Literature / The Murder at the Vicarage

Inspector Slack: I thought it was looking too good to be true. Soon as I saw that nice-looking, grey-haired cobra sliding about, I should've known better.
Sergeant Lake: Huh?
Inspector Slack: The Marple woman sticks to this sort of business like chewing gum to the cat.

Detective novel by Agatha Christie. This is the first novel (but not the first book) to feature Miss Marple, the harmless old lady who lives at the idyllic village of St Mary Mead and just happens to constantly bump into murders. She is notable for her ability to draw parallels between murder mysteries and ordinary village incidents. She is Christie's second most famous but personal favorite detective.

In the abovementioned St Mary Mead, there is a general climate of harmony and good-will and everyone gets along. Everyone, that is, except Colonel Protheroe, the most disliked man in the village. His daughter wishes he would do a good thing and die, and even the vicar observes that killing him would be a service to the townsfolk. Then, Protheroe is found murdered in the vicar's study. His unfaithful wife and her artist lover both confess to the murder, to the great confusion of Inspector Slack. It's up to Miss Marple to make sense of this story and find out who really did it...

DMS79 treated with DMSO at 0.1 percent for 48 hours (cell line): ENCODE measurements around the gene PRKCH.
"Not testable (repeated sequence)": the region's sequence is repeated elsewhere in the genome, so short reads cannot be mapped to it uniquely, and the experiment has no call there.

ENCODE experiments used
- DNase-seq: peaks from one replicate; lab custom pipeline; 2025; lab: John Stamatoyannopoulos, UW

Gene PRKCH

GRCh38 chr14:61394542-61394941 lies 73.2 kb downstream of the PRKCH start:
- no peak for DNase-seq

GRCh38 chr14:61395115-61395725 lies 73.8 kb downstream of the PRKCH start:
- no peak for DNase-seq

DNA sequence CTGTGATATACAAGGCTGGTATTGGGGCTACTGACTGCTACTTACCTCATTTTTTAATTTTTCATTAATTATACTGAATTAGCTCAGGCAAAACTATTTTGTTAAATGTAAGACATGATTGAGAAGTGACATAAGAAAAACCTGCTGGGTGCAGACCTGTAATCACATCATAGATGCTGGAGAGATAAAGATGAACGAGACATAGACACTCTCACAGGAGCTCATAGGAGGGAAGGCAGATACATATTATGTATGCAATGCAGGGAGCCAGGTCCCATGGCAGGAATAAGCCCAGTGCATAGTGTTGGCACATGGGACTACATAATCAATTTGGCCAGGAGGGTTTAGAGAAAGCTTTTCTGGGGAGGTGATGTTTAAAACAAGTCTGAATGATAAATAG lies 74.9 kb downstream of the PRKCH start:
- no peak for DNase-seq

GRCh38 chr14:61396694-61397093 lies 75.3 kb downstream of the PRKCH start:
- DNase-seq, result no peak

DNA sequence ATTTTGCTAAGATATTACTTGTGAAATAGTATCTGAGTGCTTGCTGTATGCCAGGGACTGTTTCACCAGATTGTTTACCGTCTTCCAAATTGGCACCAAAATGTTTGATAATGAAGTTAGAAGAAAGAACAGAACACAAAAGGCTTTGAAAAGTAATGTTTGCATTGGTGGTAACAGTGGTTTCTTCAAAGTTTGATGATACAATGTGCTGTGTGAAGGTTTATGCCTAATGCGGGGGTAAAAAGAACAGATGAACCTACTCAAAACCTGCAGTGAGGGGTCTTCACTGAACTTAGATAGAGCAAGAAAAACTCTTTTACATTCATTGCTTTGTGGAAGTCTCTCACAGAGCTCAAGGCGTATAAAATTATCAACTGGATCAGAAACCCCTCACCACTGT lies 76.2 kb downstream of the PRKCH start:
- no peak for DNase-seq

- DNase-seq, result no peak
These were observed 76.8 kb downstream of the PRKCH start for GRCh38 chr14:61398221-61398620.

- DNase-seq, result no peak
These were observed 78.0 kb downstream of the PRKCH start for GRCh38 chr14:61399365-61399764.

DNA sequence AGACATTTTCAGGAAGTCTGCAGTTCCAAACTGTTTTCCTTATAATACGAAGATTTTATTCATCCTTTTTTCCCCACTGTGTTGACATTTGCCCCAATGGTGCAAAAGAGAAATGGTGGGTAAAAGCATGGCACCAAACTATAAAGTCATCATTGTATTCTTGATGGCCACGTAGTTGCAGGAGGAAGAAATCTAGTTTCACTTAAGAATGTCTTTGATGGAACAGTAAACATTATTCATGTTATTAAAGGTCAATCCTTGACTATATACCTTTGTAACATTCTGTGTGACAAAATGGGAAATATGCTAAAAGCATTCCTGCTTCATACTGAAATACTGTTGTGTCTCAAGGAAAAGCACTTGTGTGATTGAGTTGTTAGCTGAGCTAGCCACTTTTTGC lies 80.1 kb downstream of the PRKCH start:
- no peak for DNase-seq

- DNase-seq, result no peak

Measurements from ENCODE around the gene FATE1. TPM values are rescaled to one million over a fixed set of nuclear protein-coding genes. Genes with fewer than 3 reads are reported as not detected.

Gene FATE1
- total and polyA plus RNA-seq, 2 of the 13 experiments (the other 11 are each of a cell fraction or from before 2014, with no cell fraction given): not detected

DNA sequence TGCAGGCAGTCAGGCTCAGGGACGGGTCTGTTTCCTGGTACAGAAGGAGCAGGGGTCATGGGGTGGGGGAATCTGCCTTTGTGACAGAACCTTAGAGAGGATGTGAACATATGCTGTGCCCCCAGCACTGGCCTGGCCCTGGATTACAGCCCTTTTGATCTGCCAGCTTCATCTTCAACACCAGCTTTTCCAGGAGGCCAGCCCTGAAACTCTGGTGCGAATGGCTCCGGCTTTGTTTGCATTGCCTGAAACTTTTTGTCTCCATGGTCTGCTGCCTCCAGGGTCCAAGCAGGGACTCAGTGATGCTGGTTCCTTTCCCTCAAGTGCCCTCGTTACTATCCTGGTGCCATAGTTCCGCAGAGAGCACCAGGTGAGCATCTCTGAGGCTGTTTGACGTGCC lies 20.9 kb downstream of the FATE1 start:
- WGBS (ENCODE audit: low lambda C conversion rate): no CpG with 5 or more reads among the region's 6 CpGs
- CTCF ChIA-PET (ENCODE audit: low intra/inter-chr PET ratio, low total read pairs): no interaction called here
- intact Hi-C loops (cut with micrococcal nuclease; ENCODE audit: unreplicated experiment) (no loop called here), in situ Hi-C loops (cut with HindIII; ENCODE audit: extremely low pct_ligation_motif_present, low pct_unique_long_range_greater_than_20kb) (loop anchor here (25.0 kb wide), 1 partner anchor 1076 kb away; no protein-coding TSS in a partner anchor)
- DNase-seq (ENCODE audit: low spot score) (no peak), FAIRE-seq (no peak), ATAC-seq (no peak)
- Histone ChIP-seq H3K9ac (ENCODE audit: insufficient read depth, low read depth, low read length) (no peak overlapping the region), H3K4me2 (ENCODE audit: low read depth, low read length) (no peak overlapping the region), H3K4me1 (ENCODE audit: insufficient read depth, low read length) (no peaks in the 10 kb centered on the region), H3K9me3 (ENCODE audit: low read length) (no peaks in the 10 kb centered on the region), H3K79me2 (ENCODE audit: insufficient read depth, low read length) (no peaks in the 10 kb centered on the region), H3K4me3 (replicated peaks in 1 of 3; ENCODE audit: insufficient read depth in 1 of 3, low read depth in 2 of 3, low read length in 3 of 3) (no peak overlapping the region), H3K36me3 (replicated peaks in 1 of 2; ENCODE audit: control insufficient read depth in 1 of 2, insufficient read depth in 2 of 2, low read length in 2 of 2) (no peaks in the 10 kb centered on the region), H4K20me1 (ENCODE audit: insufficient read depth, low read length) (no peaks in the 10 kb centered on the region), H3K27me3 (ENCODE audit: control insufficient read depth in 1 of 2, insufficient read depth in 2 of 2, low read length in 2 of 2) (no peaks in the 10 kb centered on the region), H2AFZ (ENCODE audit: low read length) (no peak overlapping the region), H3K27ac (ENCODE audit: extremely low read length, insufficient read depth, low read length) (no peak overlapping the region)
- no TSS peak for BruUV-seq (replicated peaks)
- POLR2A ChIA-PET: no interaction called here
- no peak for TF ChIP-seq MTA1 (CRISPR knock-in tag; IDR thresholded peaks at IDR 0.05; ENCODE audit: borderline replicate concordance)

The book is narrated in first person by the vicar, Leonard Clement.

It was adapted by BBC in 1986 with Joan Hickson in the role of Miss Marple and again by ITV in 2004 with Geraldine Mc Ewan as Miss Marple. There is also a 1949 play with Barbara Mullen and a graphic novel released by Harper Collins in 2008.

Christie dedicated the book to her daughter and only child, Rosalind Hinks.

WARNING: Heavy unconcealed spoilers ahead.

This work contains examples of:

  • The Ace: Lawrence Redding, a handsome young man who apparently "does everything well". He's a talented artist, a good shot, excellent at games, has charming personality, can tell a good story.
  • Adaptation Distillation: The 2004 ITV version.
  • All Love Is Unrequited: Dennis is infatuated with Lettice, who's in love with Lawrence Redding, who's in love with her stepmother, who's married to Lettice's father.
  • Aww, Look! They Really Do Love Each Other: At the start of the novel, Len's so irritated with Griselda, he contemplates writing to the archbishop that the Church should bring back celibacy into the clergy. Despite this, they are Happily Married, to the point that when Leonard thinks that Miss Marple is suggesting that Griselda is unfaithful, he immediately leapt to her defense.